Posted on April 12, 2019
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… Ebola Crisis in DRC
Ebola is a rare but deadly virus that causes fever, body aches, diarrhoea and sometimes bleeding inside and outside of the body. As the virus spreads through the body, it damages the immune system and organs. Before a vaccine was rolled out in response to the situation in DR Congo, Ebola killed up to 90% of people who were infected.
On August 1st, 2018, DR Congo declared its tenth outbreak of the Ebola Virus (since records began). ACT’s work in DR Congo is in the south, in Haut-Katanga province. At present, this area is Ebola-free but is experiencing socio-economic problems due to the huge numbers of displaced people in the country – (a product of seemingly never-ending conflicts). The epidemic is centred in Kivu and Ituri provinces in the north east of the country, bordering Zambia, Tanzania and Uganda, countries where ACT is working. Naturally, there is huge concern in these neighbouring countries with fear of the virus spreading to them. So far, more than 600 people have died from the disease and there have been approximately 1000 confirmed cases. It was hoped that a new trial vaccination would quickly prevent the spread of the disease, but a recent study appears to cast doubt on the efficacy of the vaccination campaign. Dr Patrick Vinck of the Department of Global Health and Population at Harvard University suggests that as many as a quarter of the population in affected areas do not even believe that the virus exists.
“Belief in misinformation was widespread, with 25·5% respondents believing that the Ebola outbreak was not real.”
What impact might this have on ending the epidemic and preventing its spread?
There are two main factors at play (according to Dr Vinck). The first is that years of conflict have resulted in a population that does not trust the authorities. This meshes with the second factor, which is that poor governance for decades has not only added to this mistrust but also resulted in a population which does not expect anything from the government and therefore, does not look for anything it offers. When these factors are seen in the context of local insurrections and the recent elections, the disconnect between the people and those who govern them is stark, to say the least. For example, many believe that the Ebola crisis was used by the government to keep them from voting.There is also a belief amongst the local population that the vaccine will make you sick and that seeking treatment, for those showing symptoms will only result in death.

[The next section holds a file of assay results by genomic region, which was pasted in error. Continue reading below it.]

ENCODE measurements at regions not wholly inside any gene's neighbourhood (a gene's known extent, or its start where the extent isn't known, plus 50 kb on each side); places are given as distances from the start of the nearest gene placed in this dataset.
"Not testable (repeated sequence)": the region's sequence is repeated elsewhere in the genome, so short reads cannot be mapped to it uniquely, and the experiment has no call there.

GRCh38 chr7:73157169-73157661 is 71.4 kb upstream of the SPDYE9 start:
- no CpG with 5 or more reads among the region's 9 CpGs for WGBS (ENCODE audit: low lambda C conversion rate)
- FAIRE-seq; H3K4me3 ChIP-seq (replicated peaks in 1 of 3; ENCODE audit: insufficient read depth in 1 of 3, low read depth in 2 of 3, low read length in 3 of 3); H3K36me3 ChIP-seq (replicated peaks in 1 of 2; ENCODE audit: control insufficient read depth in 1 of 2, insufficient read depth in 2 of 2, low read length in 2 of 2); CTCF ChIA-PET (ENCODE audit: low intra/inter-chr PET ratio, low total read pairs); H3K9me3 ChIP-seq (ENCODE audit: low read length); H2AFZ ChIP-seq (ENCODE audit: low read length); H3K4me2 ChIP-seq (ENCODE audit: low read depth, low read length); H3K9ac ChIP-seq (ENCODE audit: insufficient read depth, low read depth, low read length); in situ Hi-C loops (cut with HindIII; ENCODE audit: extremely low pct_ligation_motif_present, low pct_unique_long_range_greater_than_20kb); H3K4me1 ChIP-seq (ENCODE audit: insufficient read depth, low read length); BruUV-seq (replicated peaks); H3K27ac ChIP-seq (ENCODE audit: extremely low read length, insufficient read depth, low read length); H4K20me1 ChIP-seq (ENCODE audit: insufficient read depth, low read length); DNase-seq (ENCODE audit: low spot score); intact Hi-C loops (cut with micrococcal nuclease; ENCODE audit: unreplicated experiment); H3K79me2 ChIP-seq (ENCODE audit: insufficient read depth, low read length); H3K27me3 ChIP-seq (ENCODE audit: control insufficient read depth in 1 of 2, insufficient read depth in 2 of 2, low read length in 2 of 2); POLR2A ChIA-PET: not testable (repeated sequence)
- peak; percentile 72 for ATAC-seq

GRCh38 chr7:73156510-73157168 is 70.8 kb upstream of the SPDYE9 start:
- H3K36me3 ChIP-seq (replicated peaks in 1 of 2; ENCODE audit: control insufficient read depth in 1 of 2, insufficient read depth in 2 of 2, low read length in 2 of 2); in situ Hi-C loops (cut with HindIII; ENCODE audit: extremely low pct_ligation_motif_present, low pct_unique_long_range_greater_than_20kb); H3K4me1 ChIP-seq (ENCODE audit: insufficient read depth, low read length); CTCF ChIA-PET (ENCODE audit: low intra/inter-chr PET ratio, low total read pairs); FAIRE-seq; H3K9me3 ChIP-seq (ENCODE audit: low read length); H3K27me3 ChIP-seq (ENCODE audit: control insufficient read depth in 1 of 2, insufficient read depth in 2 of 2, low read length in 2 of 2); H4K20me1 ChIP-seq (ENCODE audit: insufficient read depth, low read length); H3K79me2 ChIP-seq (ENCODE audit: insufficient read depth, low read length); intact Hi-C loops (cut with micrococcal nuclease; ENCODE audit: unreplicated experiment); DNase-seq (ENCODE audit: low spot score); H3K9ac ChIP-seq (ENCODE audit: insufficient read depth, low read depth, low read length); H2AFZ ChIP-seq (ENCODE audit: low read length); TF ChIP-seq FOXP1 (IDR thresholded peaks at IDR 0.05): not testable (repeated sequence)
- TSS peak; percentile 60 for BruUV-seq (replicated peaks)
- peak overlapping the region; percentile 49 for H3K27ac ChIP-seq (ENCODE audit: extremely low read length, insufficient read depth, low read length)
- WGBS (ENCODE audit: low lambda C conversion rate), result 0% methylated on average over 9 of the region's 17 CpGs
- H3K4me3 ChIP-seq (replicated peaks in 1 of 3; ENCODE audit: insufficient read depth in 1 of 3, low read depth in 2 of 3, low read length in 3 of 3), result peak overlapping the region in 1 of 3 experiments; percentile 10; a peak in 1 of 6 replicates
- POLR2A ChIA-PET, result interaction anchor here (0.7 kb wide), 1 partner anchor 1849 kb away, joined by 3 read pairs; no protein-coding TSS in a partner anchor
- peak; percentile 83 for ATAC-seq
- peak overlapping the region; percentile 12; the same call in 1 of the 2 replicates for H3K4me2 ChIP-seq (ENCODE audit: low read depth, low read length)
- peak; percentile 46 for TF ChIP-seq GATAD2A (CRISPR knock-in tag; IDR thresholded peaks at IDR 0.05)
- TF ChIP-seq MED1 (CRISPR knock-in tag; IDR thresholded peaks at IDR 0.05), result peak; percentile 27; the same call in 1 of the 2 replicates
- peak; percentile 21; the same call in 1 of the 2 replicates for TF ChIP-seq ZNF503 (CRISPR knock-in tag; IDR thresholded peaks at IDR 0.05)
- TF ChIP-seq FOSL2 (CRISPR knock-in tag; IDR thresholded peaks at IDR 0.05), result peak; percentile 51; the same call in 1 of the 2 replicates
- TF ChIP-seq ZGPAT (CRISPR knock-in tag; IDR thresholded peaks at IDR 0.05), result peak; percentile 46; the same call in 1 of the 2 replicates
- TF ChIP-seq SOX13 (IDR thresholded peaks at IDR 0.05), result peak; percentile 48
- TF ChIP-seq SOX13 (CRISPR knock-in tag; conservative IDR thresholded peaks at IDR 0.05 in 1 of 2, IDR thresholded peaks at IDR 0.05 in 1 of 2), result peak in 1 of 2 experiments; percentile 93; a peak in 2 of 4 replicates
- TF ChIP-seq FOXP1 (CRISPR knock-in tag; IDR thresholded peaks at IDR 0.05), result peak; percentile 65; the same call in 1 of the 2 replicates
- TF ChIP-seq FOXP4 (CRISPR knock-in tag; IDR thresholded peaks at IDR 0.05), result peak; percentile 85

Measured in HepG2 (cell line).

Interestingly, Dr Vinck explains that this is not a wholly unreasonable belief.
“It is clear that Ebola is something people get by seeking care. So there is this reality of potentially being exposed to disease by consulting healthcare.”– Dr Patrick Vinck
How to deal with the significant number of people in eastern DRC refusing to seek treatment is not entirely clear. For individuals already harbouring mistrust towards their local authorities, the disparity in the availability of the vaccine might be alarming. Initially, for many, the vaccine was seen as this miracle panacea. In reality, despite the clinical achievement of producing the drug, no thought was paid to the seemingly obvious: how you get people to take it and whether they even want to take it. This has resulted in one healthcare centre in the town ofKatwa (North Kivu) being burnt down and another in Butembo (North Kivu) being attacked twice, before finally being burnt to the ground by insurgents. These acts of unrest are tragedies in themselves, as several innocent lives have been lost.
It seems the fight to stop Ebola will be a long one, fraught by conflict and strife. Ebola is spread by contact with an infected animal, and there is no way to prevent it other than to stay away from areas of outbreak. However, understanding the symptoms and being convinced that the health workers are there to help you will have a huge impact on early detection and treatment, which can halt the spread of the virus. The key factor in achieving this is education. If children and adults are taught about how to spot Ebola and to recognise that seeking treatment from their local health centre is the safest option, then many lives will be saved.
At ACT, education is the cornerstone of our outreach work. Twenty years of experience supporting disadvantaged children and widows in rural communities in the 8 countries of Africa where we work, means we are familiar with the positive impact it can have on all aspects of life. Our long-standing presence in these communities, in which we have seen hundreds of children through education, from infancy to university graduates, has allowed us to become a trusted part of the communities where we operate. As this article demonstrates, building trust and maintaining good relationships with beneficiaries is important for their overall health and wellbeing. We are proud to grant healthcare insurance to ACT-supported children and their families, where possible, as part of the care we provide.
Can you help to provide education and welfare support for disadvantaged children and orphans in Africa, and provide skills training for widows? Please click here to donate now.